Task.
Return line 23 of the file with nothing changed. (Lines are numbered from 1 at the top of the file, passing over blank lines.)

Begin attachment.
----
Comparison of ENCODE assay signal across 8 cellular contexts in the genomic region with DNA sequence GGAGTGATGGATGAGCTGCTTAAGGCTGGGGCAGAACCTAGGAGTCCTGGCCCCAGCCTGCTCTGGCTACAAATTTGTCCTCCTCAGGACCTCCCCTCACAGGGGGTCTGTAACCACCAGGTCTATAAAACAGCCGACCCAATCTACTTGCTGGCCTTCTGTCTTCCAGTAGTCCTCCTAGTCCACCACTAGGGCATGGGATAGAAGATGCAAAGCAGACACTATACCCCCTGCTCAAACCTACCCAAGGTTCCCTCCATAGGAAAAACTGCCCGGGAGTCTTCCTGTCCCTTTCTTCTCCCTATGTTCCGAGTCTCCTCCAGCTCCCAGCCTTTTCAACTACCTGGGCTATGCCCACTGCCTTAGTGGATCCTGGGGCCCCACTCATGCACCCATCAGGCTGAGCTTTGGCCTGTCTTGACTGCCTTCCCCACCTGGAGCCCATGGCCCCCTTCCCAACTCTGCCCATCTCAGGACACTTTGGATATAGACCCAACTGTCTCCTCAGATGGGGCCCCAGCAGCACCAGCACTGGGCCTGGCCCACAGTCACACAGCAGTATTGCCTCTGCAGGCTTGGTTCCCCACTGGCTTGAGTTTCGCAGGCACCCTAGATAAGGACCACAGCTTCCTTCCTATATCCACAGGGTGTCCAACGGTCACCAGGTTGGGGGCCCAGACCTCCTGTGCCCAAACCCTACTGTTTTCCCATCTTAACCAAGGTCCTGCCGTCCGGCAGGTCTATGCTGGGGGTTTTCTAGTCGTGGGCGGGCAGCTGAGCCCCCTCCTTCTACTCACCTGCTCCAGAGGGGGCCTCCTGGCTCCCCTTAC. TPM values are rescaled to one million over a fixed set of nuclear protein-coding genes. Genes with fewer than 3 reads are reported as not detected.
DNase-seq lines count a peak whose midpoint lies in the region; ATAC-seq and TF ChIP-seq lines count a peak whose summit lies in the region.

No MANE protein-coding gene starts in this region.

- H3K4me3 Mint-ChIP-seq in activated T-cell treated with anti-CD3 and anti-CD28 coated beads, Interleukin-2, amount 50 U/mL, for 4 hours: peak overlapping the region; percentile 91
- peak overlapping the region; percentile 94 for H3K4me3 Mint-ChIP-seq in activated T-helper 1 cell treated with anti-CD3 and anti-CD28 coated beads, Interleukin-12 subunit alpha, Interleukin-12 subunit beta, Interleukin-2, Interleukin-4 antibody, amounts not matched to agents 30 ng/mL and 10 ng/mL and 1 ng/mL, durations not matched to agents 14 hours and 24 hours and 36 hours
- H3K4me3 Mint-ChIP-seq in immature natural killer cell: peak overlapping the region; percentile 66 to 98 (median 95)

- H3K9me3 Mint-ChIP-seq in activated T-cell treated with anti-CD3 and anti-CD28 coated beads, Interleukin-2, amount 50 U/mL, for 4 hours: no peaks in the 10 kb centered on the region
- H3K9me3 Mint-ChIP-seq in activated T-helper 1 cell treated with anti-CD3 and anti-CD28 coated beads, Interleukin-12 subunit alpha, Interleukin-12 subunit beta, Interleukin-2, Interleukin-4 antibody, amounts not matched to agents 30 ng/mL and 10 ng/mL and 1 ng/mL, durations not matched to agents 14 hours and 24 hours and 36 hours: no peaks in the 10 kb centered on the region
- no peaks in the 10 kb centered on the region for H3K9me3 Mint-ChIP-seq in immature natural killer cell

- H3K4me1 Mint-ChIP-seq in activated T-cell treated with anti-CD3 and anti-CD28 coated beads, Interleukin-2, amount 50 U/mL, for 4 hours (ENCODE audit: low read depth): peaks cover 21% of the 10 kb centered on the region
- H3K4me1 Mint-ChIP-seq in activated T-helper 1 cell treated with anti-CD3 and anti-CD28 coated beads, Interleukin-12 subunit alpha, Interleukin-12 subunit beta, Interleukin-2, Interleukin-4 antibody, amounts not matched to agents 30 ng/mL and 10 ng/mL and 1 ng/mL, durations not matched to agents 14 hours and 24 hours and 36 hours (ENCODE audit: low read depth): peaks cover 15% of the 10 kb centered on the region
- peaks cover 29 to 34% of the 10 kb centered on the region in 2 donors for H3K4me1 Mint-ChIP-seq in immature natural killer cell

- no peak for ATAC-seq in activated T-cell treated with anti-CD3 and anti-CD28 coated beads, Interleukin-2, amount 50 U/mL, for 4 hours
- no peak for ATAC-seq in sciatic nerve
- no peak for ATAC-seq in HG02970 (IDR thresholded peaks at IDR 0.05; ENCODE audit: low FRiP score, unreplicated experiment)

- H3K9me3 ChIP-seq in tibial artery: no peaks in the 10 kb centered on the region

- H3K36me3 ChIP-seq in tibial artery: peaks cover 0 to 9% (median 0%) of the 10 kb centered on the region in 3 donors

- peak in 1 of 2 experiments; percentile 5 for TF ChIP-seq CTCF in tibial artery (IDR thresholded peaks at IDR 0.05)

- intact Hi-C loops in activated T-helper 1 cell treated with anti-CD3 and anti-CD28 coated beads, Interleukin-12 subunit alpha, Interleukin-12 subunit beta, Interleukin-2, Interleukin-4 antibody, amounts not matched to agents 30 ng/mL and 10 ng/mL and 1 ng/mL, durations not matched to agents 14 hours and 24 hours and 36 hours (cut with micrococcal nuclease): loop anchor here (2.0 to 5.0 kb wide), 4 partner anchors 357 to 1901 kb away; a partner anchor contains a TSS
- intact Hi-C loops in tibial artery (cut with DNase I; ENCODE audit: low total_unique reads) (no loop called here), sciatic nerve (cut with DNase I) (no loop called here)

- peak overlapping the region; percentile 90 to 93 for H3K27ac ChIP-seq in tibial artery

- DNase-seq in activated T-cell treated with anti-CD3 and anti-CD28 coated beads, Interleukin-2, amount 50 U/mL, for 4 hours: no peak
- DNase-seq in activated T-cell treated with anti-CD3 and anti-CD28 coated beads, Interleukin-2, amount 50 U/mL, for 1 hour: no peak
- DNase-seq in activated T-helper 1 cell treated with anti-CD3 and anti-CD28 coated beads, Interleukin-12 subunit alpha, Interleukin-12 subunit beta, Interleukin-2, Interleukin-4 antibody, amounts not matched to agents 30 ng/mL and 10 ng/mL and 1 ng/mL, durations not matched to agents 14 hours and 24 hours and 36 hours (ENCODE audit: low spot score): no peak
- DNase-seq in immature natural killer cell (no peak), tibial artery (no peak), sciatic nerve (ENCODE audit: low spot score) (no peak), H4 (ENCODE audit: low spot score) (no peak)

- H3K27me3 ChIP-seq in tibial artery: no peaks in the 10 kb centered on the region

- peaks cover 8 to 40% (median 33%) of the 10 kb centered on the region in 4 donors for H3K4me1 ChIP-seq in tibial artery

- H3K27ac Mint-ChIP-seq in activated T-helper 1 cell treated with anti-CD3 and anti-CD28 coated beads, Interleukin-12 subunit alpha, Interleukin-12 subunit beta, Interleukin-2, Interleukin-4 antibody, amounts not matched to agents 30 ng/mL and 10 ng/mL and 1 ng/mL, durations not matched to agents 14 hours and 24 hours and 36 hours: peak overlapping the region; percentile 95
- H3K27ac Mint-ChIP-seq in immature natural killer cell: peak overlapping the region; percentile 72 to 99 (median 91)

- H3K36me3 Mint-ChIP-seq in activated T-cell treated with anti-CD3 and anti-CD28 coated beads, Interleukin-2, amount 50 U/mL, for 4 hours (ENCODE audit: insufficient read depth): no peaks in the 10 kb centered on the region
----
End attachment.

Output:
- DNase-seq in activated T-cell treated with anti-CD3 and anti-CD28 coated beads, Interleukin-2, amount 50 U/mL, for 1 hour: no peak